Hey, you’re not “unemployed”, you’re “prematurely retired”.
The following was written by Rick Sloan, the President of the UNION of the UNEMPLOYED:
As the Great Recession began, corporate America slashed its payrolls. Over 625,000 employees were laid off each month, hundreds of thousands more saw their hours cut and millions – 31 million to be exact – faced the abyss of joblessness.
Corporations targeted employees in the prime of their careers. Those born between 1947 and 1953, the core of the baby boom generation, were in positions of real responsibility – senior vice presidents, middle managers, foremen and women, executive secretaries, sales representatives, accountants, agents, brokers and producers – and many were drawing down six-figure salary packages.
Most had college degrees, three decades of experience in their chosen fields, homes in communities where their children attended the local high school before heading off to college, and voting histories dating back to 1972. They were, in short, solid citizens who were being prematurely retired.
Gender discrimination vanished. Men and women felt the axe in almost equal numbers. By 2011, those searching for work included 2.4 million from management or professional ranks, 2.7 million from service occupations and 3.1 million from sales and office careers. Their former employers proved to be equal opportunity firers.
Unemployed women over 55 grew from a low of 311,000 in 2007 to 1,042,000 by July 2011. Unemployment among men over age 55 grew from 452,000 in 2007 to a peak of 1,306,000 in October 2010. Subsequent declines were due mostly to baby boomers leaving the workforce.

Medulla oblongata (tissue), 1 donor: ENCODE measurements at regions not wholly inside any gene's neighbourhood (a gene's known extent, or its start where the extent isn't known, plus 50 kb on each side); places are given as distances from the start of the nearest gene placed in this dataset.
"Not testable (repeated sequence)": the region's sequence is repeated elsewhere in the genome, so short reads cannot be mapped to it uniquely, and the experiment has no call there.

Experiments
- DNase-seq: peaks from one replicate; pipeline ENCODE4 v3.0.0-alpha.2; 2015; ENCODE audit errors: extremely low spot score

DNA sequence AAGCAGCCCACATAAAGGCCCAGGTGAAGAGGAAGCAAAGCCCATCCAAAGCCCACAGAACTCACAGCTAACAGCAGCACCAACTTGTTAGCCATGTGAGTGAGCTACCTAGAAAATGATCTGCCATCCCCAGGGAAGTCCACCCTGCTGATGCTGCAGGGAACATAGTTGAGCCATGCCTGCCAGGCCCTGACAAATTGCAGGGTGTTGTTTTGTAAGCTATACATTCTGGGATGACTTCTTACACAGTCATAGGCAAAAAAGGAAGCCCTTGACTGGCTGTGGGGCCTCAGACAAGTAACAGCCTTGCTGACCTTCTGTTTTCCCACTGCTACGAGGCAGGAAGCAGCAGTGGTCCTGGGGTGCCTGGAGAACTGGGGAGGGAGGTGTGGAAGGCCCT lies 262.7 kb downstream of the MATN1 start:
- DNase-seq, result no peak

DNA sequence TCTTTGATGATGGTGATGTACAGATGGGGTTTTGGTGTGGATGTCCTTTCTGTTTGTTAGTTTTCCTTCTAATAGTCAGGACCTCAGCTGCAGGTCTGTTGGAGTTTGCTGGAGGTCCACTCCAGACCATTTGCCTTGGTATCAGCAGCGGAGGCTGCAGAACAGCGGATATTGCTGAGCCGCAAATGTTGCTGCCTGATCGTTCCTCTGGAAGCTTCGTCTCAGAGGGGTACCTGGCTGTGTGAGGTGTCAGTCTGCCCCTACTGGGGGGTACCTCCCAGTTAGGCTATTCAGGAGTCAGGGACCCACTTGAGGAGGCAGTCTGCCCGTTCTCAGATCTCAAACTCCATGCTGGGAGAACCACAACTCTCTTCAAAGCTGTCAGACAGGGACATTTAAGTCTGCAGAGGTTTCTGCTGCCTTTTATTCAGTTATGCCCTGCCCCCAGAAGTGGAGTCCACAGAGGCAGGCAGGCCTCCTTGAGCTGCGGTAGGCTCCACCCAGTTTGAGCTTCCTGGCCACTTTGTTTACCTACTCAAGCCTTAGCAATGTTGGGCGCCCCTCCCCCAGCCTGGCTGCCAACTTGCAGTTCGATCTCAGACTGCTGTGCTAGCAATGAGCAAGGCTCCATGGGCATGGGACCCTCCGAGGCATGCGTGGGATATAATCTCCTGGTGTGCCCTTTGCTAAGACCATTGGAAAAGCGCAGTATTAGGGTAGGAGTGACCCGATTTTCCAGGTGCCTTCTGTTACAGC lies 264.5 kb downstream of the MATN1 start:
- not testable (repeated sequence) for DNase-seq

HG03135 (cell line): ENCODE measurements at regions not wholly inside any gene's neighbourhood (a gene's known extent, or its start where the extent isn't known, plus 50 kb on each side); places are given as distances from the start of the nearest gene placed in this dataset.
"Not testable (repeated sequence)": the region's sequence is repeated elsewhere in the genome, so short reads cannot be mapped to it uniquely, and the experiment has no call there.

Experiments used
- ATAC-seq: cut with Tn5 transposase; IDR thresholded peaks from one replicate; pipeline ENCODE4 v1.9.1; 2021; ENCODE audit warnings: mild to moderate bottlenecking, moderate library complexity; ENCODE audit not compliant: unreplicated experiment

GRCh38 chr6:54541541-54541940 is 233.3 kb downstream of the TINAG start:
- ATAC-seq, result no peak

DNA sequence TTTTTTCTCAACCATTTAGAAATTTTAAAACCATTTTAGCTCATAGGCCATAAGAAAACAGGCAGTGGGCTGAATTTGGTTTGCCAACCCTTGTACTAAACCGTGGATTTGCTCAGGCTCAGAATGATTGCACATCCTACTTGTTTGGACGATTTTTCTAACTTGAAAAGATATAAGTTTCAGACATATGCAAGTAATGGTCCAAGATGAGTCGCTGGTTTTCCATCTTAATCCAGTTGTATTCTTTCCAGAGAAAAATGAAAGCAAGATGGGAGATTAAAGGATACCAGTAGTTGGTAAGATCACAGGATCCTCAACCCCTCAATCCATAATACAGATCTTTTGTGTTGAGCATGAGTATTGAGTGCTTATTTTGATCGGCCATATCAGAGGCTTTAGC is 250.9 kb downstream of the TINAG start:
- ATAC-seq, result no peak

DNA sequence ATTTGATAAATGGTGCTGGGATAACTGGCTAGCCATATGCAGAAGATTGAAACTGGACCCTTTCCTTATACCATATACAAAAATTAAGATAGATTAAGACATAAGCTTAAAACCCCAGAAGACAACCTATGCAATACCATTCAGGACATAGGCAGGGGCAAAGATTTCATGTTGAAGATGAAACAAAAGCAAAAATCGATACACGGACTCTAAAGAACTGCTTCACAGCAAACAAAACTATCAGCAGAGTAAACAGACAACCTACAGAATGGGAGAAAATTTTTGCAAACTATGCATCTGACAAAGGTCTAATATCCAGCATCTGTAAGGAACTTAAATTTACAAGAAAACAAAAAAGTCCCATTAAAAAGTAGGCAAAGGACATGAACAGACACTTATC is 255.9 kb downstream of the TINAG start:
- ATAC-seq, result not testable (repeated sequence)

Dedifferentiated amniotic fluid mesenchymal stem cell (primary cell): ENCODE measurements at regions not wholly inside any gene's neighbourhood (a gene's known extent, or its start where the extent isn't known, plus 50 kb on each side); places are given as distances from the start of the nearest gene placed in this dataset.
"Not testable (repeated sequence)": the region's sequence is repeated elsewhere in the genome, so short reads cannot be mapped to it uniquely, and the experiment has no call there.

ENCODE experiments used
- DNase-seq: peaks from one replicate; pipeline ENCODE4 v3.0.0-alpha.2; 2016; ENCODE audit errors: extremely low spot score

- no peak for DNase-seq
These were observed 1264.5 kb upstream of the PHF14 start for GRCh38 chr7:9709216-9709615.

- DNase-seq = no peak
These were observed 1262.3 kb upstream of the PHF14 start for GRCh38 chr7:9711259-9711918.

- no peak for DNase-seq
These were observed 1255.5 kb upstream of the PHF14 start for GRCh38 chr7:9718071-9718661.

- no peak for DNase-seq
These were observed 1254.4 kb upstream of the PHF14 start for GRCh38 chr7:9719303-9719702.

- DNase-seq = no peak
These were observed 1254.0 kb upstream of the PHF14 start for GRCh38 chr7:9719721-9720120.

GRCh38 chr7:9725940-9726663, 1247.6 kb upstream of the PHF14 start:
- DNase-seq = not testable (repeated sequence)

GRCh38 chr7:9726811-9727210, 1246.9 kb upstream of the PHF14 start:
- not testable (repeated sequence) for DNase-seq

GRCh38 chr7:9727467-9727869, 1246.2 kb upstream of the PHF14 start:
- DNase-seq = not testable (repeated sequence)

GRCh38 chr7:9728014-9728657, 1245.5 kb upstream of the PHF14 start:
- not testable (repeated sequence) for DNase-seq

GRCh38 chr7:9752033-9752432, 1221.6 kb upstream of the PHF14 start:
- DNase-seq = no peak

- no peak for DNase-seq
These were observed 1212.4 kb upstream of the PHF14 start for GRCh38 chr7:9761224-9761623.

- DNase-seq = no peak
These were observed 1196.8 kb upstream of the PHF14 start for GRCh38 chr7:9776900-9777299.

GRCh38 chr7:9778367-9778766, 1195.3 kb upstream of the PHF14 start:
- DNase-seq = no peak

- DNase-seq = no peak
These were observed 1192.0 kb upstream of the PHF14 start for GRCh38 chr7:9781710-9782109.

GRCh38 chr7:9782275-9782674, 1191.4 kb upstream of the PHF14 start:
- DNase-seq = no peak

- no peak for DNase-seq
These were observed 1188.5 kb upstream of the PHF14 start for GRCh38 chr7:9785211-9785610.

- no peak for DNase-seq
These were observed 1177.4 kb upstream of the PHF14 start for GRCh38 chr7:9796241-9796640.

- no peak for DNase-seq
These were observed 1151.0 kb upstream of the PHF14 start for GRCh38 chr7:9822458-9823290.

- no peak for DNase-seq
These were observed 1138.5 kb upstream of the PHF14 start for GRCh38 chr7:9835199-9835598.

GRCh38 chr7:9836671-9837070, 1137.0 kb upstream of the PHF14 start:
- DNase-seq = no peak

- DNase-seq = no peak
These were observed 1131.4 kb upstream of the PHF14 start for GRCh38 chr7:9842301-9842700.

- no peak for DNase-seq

Today 794,000 women and 1,095,000 men in the 55-plus age cohort remain officially unemployed (U-3). Their real unemployment, however, are twice those levels. U-6 for those over 55 is 3.93 million.
Now between the ages of 58 and 67, the prematurely retired are potential allies of the unemployed. With their careers effectively over, financial assets depleted and dreams destroyed, their next 20 years will be meaner and more hardscrabble than they ever imagined. But the pain they have endured since 2008 has steeled them for the harsher lives they will lead.
Older, wizened and far more cynical, the prematurely retired could become the most potent force in American politics… by acting as a bridge between America’s jobless and the elderly. Their reliance on Medicare, Food Stamps, Social Security and Medicaid – the latter particularly important for those who face a need for long-term care – will only grow. And future attacks on their pension or health care benefits, if they are fortunate enough to have them still, will be over their dead bodies, literally.
The prematurely retired fit the original definition of “necessitous men.” Two hundred fifty years ago, a court of conscience jurist, Lord Robert Henley, wrote that “necessitous men are not, truly speaking, free men, but, to answer a present exigency, will submit to any terms that the crafty may impose upon them.” But they will not submit to those unconscionable terms forever.
Lord Henley’s words were echoed by President Franklin Roosevelt in his 1944 State of the Union Speech as the rationale for a Second Bill of Rights. Today’s necessitous men and women – the prematurely retired – could be the spark that triggers that such a revolution in American politics.